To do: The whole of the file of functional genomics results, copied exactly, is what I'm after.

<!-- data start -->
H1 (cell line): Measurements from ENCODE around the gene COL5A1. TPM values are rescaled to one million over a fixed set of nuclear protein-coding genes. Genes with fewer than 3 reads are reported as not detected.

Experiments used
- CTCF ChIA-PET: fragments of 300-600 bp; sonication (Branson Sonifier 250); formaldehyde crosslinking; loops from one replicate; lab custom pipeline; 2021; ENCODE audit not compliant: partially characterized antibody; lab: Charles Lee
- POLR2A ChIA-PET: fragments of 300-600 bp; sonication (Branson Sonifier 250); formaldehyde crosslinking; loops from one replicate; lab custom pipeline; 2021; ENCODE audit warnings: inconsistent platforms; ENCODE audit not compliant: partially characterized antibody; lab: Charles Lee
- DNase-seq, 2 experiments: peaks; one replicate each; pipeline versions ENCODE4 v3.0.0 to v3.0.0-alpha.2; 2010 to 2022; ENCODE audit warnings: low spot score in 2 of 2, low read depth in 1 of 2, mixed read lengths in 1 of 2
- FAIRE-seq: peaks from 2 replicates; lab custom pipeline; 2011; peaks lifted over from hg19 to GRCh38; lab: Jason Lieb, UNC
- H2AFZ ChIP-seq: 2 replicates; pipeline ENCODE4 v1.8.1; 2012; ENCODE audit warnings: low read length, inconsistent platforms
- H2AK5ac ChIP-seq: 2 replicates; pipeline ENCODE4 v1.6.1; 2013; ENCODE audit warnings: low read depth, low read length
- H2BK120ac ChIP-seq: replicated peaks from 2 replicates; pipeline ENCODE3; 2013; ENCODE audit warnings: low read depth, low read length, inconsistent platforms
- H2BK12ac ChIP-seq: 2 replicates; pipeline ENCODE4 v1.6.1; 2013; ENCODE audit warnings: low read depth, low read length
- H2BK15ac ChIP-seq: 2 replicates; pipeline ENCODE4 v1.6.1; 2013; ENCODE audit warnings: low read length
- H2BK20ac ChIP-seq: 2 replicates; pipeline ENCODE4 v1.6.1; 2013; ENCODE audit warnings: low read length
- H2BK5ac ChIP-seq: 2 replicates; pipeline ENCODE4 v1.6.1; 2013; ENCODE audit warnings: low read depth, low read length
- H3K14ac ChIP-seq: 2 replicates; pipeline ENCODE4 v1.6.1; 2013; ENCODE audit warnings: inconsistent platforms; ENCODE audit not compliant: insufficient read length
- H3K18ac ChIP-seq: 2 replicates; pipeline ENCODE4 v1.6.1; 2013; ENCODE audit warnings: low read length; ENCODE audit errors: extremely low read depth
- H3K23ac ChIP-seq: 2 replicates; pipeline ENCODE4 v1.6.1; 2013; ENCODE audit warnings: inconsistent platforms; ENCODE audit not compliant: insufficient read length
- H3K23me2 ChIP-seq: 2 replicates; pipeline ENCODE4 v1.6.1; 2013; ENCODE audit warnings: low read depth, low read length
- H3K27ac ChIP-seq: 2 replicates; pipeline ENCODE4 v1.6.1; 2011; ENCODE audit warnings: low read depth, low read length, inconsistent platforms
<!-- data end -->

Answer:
H1 (cell line): Measurements from ENCODE around the gene COL5A1. TPM values are rescaled to one million over a fixed set of nuclear protein-coding genes. Genes with fewer than 3 reads are reported as not detected.

Experiments used
- CTCF ChIA-PET: fragments of 300-600 bp; sonication (Branson Sonifier 250); formaldehyde crosslinking; loops from one replicate; lab custom pipeline; 2021; ENCODE audit not compliant: partially characterized antibody; lab: Charles Lee
- POLR2A ChIA-PET: fragments of 300-600 bp; sonication (Branson Sonifier 250); formaldehyde crosslinking; loops from one replicate; lab custom pipeline; 2021; ENCODE audit warnings: inconsistent platforms; ENCODE audit not compliant: partially characterized antibody; lab: Charles Lee
- DNase-seq, 2 experiments: peaks; one replicate each; pipeline versions ENCODE4 v3.0.0 to v3.0.0-alpha.2; 2010 to 2022; ENCODE audit warnings: low spot score in 2 of 2, low read depth in 1 of 2, mixed read lengths in 1 of 2
- FAIRE-seq: peaks from 2 replicates; lab custom pipeline; 2011; peaks lifted over from hg19 to GRCh38; lab: Jason Lieb, UNC
- H2AFZ ChIP-seq: 2 replicates; pipeline ENCODE4 v1.8.1; 2012; ENCODE audit warnings: low read length, inconsistent platforms
- H2AK5ac ChIP-seq: 2 replicates; pipeline ENCODE4 v1.6.1; 2013; ENCODE audit warnings: low read depth, low read length
- H2BK120ac ChIP-seq: replicated peaks from 2 replicates; pipeline ENCODE3; 2013; ENCODE audit warnings: low read depth, low read length, inconsistent platforms
- H2BK12ac ChIP-seq: 2 replicates; pipeline ENCODE4 v1.6.1; 2013; ENCODE audit warnings: low read depth, low read length
- H2BK15ac ChIP-seq: 2 replicates; pipeline ENCODE4 v1.6.1; 2013; ENCODE audit warnings: low read length
- H2BK20ac ChIP-seq: 2 replicates; pipeline ENCODE4 v1.6.1; 2013; ENCODE audit warnings: low read length
- H2BK5ac ChIP-seq: 2 replicates; pipeline ENCODE4 v1.6.1; 2013; ENCODE audit warnings: low read depth, low read length
- H3K14ac ChIP-seq: 2 replicates; pipeline ENCODE4 v1.6.1; 2013; ENCODE audit warnings: inconsistent platforms; ENCODE audit not compliant: insufficient read length
- H3K18ac ChIP-seq: 2 replicates; pipeline ENCODE4 v1.6.1; 2013; ENCODE audit warnings: low read length; ENCODE audit errors: extremely low read depth
- H3K23ac ChIP-seq: 2 replicates; pipeline ENCODE4 v1.6.1; 2013; ENCODE audit warnings: inconsistent platforms; ENCODE audit not compliant: insufficient read length
- H3K23me2 ChIP-seq: 2 replicates; pipeline ENCODE4 v1.6.1; 2013; ENCODE audit warnings: low read depth, low read length
- H3K27ac ChIP-seq: 2 replicates; pipeline ENCODE4 v1.6.1; 2011; ENCODE audit warnings: low read depth, low read length, inconsistent platforms